Kolkata, Oct 15 (UNI) It makes us feel good that we could touch the lives of so many people, said Anand Sharma, a UK-based Reckitt Benckiser employee, who returned from a fun-raising trekking campaign from the Himalayas, today.
''Approximately 15 lakh children throughout India are oppressed and forced to work as household labour, with no hopes for education or a decent life,'' Sandra Hennessy of the company's department of Corporate Communication told UNI, while speaking on how she organised this fund-raising expedition on behalf of her company.
She belives there is lot to be done for poor children all over the world. But, in India, a large section of these children are forced to help their parents out by working as household help along with their mothers or even worse all by themselves with no time to go to school or learn a vocation.
''We work from early morning till late at night and cannot even think of studying or going to school. My father comes home drunk every night and my mother is so tired after working at people's houses like me, she gets upset if I ever raise the issue of going to school,'' 12-year-old Nita recounted to UNI.
These child workers come from different parts of the country.
Most of them are from villages, where one would find no traces of modernisation. Families leave their homes and come to the city in search of opportunities. Instead, the children, who are more vulnerable to exploitation, are trafficked for the specific purpose of domestic work, explains a member of 'Save the Children', an international non governmental human rights agency.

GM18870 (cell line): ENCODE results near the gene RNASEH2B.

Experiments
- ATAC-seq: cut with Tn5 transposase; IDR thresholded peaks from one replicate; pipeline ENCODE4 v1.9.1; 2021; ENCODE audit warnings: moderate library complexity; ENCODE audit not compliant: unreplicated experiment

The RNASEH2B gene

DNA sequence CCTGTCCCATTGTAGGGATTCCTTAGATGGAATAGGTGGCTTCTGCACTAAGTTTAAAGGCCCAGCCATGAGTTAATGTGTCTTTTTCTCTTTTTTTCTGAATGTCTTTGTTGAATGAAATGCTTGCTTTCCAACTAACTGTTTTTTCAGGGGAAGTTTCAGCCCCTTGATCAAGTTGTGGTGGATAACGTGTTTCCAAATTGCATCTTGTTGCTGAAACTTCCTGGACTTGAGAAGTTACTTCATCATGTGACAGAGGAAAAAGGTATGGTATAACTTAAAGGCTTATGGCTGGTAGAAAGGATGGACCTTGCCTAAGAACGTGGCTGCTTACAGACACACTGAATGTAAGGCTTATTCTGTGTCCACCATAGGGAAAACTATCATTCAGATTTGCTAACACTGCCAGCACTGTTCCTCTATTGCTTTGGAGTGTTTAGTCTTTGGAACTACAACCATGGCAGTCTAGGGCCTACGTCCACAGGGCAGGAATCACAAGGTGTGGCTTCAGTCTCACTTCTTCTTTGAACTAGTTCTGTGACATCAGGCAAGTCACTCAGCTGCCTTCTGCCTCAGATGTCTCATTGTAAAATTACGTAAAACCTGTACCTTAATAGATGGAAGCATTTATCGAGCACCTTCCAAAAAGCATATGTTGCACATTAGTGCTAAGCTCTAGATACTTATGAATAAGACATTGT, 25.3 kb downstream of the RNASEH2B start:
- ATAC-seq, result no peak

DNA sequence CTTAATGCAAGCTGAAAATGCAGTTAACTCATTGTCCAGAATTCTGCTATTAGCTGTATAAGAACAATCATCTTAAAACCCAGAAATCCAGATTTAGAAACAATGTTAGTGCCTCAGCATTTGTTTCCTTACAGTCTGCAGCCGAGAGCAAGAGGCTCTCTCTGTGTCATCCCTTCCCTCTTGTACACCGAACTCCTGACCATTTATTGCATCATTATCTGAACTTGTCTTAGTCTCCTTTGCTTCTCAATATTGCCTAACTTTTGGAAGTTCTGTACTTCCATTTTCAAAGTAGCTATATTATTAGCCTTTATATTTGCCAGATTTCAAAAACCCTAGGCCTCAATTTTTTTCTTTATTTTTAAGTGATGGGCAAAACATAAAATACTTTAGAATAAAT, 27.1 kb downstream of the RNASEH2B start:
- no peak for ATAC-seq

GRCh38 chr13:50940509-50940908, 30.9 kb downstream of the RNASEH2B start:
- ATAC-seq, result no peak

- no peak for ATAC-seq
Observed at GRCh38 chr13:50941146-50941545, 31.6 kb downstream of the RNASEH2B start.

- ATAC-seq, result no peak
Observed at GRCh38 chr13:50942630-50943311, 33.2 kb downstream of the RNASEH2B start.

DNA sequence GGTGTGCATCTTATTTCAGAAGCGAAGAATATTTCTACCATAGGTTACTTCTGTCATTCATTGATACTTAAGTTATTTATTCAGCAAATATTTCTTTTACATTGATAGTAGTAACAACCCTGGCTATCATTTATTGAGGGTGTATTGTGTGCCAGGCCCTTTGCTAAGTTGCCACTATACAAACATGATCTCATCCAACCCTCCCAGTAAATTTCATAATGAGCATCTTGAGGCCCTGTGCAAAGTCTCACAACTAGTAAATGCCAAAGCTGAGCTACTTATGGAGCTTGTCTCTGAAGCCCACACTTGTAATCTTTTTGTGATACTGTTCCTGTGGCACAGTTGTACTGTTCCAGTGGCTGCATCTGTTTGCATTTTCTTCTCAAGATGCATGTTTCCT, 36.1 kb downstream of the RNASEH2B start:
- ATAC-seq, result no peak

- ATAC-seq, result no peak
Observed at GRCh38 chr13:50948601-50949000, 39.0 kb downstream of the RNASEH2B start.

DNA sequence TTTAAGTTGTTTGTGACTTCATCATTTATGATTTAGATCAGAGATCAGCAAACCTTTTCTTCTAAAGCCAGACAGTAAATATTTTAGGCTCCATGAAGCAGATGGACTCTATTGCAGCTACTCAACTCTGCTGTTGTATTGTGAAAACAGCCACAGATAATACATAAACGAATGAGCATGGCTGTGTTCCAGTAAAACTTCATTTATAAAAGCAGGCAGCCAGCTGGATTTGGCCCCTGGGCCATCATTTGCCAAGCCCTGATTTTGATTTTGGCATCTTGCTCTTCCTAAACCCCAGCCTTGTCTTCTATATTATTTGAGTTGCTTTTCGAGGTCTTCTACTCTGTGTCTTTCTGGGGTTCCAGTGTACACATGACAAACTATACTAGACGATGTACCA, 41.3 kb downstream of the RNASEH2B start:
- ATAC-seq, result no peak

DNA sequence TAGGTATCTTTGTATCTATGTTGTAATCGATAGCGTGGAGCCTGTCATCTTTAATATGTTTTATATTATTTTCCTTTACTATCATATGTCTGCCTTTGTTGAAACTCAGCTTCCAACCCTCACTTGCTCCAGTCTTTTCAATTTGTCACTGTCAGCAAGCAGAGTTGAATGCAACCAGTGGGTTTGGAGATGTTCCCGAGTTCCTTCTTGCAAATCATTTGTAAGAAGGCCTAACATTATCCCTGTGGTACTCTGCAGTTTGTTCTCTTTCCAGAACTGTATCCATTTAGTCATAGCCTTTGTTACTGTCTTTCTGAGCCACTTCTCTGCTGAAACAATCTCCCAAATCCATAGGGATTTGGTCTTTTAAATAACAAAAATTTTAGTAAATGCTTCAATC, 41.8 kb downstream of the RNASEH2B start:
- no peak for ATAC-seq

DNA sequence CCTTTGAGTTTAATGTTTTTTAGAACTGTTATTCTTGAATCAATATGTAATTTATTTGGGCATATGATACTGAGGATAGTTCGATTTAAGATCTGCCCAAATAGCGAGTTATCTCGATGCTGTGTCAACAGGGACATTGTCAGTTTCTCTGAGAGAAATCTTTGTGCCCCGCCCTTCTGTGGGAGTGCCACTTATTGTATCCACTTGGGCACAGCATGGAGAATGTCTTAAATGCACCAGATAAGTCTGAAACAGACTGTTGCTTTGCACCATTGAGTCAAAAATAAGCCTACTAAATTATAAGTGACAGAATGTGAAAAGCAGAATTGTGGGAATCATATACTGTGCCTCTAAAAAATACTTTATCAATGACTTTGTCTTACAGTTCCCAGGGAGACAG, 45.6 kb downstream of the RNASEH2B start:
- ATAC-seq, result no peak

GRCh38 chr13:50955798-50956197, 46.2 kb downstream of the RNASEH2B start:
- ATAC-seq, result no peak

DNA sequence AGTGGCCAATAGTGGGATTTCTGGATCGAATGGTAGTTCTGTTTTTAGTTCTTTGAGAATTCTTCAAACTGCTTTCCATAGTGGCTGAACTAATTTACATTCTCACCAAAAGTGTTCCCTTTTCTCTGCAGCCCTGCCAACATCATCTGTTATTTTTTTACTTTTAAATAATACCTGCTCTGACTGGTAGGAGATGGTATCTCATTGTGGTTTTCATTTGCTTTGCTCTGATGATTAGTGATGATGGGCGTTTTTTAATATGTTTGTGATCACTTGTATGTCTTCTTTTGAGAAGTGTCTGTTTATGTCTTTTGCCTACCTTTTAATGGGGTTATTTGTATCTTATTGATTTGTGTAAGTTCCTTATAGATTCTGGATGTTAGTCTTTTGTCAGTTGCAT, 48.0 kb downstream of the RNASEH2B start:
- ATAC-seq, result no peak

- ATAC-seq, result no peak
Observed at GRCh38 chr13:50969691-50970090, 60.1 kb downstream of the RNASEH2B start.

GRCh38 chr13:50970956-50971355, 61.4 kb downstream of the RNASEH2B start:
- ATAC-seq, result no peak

In Kolkata, there are more than 50,000 child workers, despite the fact that employing children has become illegal under the Child Labour Prevention Act, 2006.
A Central Kolkata missionary school, in collaboration with the organisation, is presently providing recreational sessions, vocational courses and opportunity to acquire primary education.
The five-day trekking expedition completed yesterday. The trekkers had come to meet the young workers, who were learning and enjoying their new-found life at this missionary school. The trekking campaign has managed to raise about Rs 80 lakh--half of which would go to the 'Save the Children'.
The trekkers were from 20 countries including the UK, US, Indonesia, India, South Africa, Bangladesh, Greece, Mexico, Italy, Hungary, Ukraine, Columbia, France, Poland, Ireland, Argentina, Spain and Belarus.